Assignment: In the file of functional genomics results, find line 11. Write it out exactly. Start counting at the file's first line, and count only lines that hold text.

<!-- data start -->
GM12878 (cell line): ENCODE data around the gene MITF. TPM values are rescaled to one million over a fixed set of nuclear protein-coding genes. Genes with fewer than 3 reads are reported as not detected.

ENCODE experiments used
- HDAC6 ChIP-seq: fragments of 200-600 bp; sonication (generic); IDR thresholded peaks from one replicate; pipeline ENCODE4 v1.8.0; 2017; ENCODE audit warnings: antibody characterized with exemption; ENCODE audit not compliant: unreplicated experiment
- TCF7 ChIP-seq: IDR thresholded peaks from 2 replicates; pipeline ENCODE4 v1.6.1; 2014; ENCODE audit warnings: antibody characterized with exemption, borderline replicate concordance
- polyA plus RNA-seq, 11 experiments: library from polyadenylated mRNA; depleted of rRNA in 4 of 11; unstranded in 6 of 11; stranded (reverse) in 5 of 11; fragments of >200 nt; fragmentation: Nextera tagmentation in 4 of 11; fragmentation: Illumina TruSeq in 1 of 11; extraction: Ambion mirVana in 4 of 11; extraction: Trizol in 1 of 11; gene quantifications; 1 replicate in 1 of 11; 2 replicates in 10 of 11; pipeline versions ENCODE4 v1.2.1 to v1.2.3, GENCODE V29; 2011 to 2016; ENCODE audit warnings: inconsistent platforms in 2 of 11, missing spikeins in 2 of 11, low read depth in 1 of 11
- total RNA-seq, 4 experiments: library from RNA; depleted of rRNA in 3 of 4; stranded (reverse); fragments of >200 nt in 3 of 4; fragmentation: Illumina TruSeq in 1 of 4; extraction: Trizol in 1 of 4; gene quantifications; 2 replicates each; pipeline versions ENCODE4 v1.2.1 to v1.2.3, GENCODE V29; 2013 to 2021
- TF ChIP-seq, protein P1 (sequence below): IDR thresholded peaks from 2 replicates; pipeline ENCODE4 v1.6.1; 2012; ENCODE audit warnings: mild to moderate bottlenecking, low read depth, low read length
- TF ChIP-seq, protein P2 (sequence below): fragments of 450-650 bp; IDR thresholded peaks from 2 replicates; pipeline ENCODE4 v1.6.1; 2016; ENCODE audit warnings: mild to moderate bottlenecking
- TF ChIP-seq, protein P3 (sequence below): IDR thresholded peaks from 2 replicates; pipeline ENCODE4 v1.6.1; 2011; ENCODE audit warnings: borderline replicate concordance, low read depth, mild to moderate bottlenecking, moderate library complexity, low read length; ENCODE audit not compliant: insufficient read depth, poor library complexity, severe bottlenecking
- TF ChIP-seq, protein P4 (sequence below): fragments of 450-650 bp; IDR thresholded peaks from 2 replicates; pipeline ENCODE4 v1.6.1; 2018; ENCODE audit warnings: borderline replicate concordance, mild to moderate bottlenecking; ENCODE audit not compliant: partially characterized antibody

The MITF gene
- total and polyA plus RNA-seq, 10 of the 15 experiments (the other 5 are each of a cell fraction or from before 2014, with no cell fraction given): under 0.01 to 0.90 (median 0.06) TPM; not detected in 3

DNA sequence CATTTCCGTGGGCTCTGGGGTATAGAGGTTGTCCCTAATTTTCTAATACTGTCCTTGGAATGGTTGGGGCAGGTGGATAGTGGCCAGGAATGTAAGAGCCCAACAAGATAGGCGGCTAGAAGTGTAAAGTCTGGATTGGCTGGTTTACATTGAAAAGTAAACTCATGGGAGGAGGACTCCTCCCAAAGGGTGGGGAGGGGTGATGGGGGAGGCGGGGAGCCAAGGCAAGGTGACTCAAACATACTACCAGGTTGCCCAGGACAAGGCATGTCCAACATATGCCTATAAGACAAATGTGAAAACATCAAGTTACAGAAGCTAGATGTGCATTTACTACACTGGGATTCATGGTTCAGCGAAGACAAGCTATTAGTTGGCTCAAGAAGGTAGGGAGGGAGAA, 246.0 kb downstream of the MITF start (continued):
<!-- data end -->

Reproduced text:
The MITF gene